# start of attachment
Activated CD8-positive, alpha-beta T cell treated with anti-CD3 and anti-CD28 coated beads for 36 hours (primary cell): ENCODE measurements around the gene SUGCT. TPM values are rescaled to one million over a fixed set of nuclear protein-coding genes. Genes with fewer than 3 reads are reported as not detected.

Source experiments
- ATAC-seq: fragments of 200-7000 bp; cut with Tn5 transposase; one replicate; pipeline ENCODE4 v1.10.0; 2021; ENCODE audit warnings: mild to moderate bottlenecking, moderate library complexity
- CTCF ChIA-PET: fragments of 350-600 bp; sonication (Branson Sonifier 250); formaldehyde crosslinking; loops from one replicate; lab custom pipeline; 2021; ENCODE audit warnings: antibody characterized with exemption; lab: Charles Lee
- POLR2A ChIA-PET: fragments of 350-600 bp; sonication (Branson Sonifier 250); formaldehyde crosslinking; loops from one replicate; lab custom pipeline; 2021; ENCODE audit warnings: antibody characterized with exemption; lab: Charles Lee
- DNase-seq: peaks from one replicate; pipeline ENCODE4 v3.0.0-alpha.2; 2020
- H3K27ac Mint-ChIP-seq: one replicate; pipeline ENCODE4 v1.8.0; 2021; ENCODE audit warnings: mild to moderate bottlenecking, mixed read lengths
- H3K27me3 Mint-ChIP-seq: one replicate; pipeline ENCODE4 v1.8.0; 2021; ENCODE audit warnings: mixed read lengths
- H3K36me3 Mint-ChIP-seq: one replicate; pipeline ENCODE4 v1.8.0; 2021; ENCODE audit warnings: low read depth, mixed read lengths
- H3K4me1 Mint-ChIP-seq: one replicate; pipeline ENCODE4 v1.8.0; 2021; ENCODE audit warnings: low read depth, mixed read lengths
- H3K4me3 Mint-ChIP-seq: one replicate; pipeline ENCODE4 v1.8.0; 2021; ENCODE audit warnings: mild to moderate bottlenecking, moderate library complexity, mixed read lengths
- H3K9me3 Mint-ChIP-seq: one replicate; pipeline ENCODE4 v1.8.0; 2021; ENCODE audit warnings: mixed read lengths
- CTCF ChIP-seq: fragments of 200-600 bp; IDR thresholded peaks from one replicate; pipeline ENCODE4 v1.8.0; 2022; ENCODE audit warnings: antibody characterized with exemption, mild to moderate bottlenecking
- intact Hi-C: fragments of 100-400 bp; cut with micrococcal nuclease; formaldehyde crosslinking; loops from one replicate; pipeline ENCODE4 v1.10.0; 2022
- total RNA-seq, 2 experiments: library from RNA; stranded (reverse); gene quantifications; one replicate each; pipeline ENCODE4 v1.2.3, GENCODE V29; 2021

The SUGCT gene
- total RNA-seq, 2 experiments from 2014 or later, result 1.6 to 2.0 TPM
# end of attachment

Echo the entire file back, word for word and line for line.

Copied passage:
Activated CD8-positive, alpha-beta T cell treated with anti-CD3 and anti-CD28 coated beads for 36 hours (primary cell): ENCODE measurements around the gene SUGCT. TPM values are rescaled to one million over a fixed set of nuclear protein-coding genes. Genes with fewer than 3 reads are reported as not detected.

Source experiments
- ATAC-seq: fragments of 200-7000 bp; cut with Tn5 transposase; one replicate; pipeline ENCODE4 v1.10.0; 2021; ENCODE audit warnings: mild to moderate bottlenecking, moderate library complexity
- CTCF ChIA-PET: fragments of 350-600 bp; sonication (Branson Sonifier 250); formaldehyde crosslinking; loops from one replicate; lab custom pipeline; 2021; ENCODE audit warnings: antibody characterized with exemption; lab: Charles Lee
- POLR2A ChIA-PET: fragments of 350-600 bp; sonication (Branson Sonifier 250); formaldehyde crosslinking; loops from one replicate; lab custom pipeline; 2021; ENCODE audit warnings: antibody characterized with exemption; lab: Charles Lee
- DNase-seq: peaks from one replicate; pipeline ENCODE4 v3.0.0-alpha.2; 2020
- H3K27ac Mint-ChIP-seq: one replicate; pipeline ENCODE4 v1.8.0; 2021; ENCODE audit warnings: mild to moderate bottlenecking, mixed read lengths
- H3K27me3 Mint-ChIP-seq: one replicate; pipeline ENCODE4 v1.8.0; 2021; ENCODE audit warnings: mixed read lengths
- H3K36me3 Mint-ChIP-seq: one replicate; pipeline ENCODE4 v1.8.0; 2021; ENCODE audit warnings: low read depth, mixed read lengths
- H3K4me1 Mint-ChIP-seq: one replicate; pipeline ENCODE4 v1.8.0; 2021; ENCODE audit warnings: low read depth, mixed read lengths
- H3K4me3 Mint-ChIP-seq: one replicate; pipeline ENCODE4 v1.8.0; 2021; ENCODE audit warnings: mild to moderate bottlenecking, moderate library complexity, mixed read lengths
- H3K9me3 Mint-ChIP-seq: one replicate; pipeline ENCODE4 v1.8.0; 2021; ENCODE audit warnings: mixed read lengths
- CTCF ChIP-seq: fragments of 200-600 bp; IDR thresholded peaks from one replicate; pipeline ENCODE4 v1.8.0; 2022; ENCODE audit warnings: antibody characterized with exemption, mild to moderate bottlenecking
- intact Hi-C: fragments of 100-400 bp; cut with micrococcal nuclease; formaldehyde crosslinking; loops from one replicate; pipeline ENCODE4 v1.10.0; 2022
- total RNA-seq, 2 experiments: library from RNA; stranded (reverse); gene quantifications; one replicate each; pipeline ENCODE4 v1.2.3, GENCODE V29; 2021

The SUGCT gene
- total RNA-seq, 2 experiments from 2014 or later, result 1.6 to 2.0 TPM